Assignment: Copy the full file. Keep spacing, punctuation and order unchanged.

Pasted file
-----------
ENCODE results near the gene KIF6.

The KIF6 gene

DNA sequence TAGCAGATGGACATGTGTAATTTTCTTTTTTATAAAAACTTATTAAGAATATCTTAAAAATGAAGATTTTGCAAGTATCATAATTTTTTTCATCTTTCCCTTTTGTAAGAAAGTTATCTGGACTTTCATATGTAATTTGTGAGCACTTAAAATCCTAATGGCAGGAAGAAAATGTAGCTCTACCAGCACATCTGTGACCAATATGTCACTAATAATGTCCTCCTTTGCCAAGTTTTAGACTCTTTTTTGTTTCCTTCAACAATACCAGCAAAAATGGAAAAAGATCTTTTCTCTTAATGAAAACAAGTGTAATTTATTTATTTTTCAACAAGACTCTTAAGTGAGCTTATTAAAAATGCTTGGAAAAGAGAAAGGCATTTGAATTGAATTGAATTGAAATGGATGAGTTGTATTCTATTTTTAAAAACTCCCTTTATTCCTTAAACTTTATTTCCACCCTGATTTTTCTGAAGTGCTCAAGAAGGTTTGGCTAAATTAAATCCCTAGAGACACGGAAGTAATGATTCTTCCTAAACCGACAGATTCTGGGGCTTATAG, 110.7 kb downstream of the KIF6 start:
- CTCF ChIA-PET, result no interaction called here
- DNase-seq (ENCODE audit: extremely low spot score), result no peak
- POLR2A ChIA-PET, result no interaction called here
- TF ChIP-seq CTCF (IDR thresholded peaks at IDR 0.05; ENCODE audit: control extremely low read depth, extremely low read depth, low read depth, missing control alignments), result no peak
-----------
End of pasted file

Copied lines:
ENCODE results near the gene KIF6.

The KIF6 gene

DNA sequence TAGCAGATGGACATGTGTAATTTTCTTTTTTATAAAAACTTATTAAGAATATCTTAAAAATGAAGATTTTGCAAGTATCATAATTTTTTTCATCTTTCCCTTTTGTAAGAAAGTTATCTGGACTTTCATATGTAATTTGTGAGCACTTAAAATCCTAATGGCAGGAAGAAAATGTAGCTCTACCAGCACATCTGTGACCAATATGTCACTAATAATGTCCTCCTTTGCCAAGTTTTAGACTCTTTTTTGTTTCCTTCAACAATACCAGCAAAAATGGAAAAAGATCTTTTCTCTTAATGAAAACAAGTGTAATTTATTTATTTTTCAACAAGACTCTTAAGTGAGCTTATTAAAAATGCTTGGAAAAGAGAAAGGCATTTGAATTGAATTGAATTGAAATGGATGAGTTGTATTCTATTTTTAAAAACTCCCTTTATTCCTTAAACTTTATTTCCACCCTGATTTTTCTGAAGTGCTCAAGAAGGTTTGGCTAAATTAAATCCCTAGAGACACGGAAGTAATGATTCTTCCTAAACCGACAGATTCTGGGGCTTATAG, 110.7 kb downstream of the KIF6 start:
- CTCF ChIA-PET, result no interaction called here
- DNase-seq (ENCODE audit: extremely low spot score), result no peak
- POLR2A ChIA-PET, result no interaction called here
- TF ChIP-seq CTCF (IDR thresholded peaks at IDR 0.05; ENCODE audit: control extremely low read depth, extremely low read depth, low read depth, missing control alignments), result no peak